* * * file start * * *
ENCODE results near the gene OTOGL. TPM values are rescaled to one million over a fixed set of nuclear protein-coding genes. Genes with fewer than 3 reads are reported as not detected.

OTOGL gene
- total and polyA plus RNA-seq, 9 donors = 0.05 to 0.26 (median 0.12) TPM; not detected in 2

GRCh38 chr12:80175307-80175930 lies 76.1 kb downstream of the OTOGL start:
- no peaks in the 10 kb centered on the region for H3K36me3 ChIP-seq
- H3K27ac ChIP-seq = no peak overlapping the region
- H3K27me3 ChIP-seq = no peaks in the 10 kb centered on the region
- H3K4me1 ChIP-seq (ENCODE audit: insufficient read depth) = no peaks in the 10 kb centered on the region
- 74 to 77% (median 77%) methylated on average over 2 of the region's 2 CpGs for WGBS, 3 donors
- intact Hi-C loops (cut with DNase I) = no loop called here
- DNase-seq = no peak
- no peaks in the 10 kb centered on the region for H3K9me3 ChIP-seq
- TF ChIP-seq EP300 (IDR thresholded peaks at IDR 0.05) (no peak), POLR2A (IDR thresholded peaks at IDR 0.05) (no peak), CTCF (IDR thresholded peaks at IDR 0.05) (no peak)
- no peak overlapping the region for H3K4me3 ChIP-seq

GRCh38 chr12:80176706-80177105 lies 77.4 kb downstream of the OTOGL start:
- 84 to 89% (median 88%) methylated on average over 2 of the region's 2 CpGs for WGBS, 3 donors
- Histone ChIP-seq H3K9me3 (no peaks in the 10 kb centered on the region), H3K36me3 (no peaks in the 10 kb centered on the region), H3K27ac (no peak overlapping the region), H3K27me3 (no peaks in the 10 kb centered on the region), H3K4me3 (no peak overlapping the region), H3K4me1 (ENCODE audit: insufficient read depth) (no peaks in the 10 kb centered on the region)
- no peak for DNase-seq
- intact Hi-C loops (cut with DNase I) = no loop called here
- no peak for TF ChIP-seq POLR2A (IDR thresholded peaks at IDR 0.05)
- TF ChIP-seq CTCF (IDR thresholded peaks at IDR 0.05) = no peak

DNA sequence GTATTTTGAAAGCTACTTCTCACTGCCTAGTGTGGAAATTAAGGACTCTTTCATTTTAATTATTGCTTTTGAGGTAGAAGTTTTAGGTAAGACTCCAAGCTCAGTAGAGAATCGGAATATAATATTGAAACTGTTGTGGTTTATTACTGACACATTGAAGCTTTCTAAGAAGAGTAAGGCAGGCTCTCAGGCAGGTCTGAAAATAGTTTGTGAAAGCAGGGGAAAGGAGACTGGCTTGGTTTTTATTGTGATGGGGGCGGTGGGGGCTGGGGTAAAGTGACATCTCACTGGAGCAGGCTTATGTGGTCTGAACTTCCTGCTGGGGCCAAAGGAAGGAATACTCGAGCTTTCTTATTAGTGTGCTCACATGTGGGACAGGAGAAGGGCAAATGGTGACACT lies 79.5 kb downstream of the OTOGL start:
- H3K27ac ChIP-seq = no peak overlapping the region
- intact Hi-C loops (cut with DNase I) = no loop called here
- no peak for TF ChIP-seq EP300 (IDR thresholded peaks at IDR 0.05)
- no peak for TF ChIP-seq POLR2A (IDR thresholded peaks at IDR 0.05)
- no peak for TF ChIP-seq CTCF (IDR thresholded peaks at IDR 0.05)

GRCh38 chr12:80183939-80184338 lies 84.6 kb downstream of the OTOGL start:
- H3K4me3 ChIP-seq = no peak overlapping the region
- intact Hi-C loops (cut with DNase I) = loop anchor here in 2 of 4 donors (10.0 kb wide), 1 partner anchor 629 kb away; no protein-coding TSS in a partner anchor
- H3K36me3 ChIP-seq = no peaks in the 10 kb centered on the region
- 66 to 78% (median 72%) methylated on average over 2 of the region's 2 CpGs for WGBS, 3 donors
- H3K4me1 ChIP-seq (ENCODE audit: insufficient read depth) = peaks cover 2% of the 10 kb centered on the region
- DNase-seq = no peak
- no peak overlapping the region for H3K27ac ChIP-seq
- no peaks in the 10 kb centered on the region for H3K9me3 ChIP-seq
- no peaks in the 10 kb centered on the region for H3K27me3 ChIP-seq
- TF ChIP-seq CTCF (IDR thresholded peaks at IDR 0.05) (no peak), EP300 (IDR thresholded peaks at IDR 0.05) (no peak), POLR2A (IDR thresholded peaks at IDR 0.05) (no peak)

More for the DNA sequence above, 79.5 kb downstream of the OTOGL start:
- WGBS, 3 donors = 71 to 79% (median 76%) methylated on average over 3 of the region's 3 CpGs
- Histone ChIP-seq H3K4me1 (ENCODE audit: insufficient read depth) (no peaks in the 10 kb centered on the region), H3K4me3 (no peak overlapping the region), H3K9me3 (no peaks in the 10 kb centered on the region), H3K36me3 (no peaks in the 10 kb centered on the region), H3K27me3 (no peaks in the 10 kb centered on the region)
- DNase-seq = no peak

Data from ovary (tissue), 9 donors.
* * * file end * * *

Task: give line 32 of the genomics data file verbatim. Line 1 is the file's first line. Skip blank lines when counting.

- 66 to 78% (median 72%) methylated on average over 2 of the region's 2 CpGs for WGBS, 3 donors